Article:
Source | www.weforum.org : BY James Hewitt
The Formula 1 season will begin later this month, pitting the most talented drivers in the most finely honed machines against one another.
The image of a car designer sitting at a computer, working on a complex 3D visualization, is consistent with our perception of a ‘creative person’, but you may not immediately think about the act of driving a Formula 1 car as a creative process.
In fact, drivers are continuously finding inspired ways to take full advantage of every opportunity provided by their car, the conditions and their competitors. The world of Formula 1 represents a fascinating laboratory for exploring human creativity through drivers and their teams.
We can think about human creativity in the context of four components:
Components of creativity
The creative person
I was speaking to a colleague recently about the Finnish Formula 1 driver Kimi Räikkönen. We were reflecting on reports of the 2007 World Champion’s exceptional ability to ‘conceptualise three-dimensional space.’ Theoretically, if a driver can simulate a race circuit in their brain in ‘higher-definition’ than another driver, they can imagine more possible scenarios, and take advantage of them.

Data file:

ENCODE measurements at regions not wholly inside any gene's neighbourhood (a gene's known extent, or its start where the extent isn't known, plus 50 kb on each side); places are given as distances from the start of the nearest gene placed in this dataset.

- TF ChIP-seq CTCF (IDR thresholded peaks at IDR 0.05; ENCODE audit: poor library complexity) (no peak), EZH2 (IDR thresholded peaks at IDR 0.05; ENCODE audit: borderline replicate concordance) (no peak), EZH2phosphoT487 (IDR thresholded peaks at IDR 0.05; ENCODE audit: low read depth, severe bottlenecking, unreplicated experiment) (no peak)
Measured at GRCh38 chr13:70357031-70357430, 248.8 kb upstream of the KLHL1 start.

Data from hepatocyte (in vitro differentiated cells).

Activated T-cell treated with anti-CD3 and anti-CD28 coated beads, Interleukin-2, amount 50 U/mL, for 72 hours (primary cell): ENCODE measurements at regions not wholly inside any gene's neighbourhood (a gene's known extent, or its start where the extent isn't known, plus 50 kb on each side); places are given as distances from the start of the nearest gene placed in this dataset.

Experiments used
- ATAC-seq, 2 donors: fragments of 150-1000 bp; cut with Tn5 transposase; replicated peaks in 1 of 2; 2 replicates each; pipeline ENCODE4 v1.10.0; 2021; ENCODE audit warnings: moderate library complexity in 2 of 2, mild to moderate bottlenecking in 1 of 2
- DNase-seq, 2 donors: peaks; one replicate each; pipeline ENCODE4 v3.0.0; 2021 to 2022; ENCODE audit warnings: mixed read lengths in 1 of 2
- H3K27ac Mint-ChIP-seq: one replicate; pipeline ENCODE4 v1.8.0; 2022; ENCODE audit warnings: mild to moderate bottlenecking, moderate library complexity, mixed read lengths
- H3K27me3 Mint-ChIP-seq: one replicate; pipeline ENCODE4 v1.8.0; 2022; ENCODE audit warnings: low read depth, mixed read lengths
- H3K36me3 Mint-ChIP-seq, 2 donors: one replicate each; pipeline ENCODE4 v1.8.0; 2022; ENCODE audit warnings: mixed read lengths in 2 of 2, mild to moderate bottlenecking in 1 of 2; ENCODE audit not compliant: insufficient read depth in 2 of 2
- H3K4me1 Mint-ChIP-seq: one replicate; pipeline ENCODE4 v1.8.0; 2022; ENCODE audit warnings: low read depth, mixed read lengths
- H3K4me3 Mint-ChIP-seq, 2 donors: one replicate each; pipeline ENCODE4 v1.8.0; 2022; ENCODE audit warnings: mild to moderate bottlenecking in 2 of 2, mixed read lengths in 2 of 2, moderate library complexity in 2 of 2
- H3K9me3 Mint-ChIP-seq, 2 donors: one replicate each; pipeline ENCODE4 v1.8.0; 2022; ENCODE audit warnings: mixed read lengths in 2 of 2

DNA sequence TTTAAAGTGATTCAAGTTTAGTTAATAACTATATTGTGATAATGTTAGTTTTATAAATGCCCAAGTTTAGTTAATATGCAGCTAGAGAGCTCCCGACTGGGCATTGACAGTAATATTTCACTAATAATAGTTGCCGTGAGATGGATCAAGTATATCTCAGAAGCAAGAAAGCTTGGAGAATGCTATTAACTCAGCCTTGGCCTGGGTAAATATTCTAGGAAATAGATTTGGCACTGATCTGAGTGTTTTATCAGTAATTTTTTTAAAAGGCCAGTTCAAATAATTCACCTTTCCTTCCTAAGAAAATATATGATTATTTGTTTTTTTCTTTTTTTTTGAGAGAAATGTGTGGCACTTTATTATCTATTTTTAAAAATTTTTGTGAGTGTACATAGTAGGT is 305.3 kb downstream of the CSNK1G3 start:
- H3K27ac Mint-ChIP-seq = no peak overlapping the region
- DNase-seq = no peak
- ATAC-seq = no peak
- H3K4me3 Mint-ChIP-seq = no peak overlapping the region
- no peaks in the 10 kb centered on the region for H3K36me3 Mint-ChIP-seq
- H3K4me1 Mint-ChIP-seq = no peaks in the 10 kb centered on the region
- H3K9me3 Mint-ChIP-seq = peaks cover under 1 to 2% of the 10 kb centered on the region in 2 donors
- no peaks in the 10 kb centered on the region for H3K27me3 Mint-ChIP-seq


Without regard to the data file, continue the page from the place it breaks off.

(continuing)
Kimi has demonstrated a creative approach to his driving from a young age. There is a legendary story from his days racing karts as a youngster. One race weekend in Monaco, Kimi’s kart was knocked over the barrier in a collision. The kart ended up completely off the circuit. The barrier was much too high, and the kart much too heavy, to lift it back over. Undeterred, Kimi continued driving alongside the circuit, on the wrong side of the barrier, until he ran out of road. At this point, Kimi was able to lift the kart onto the track. Kimi jumped back into his kart and worked his way through the pack, eventually finishing third.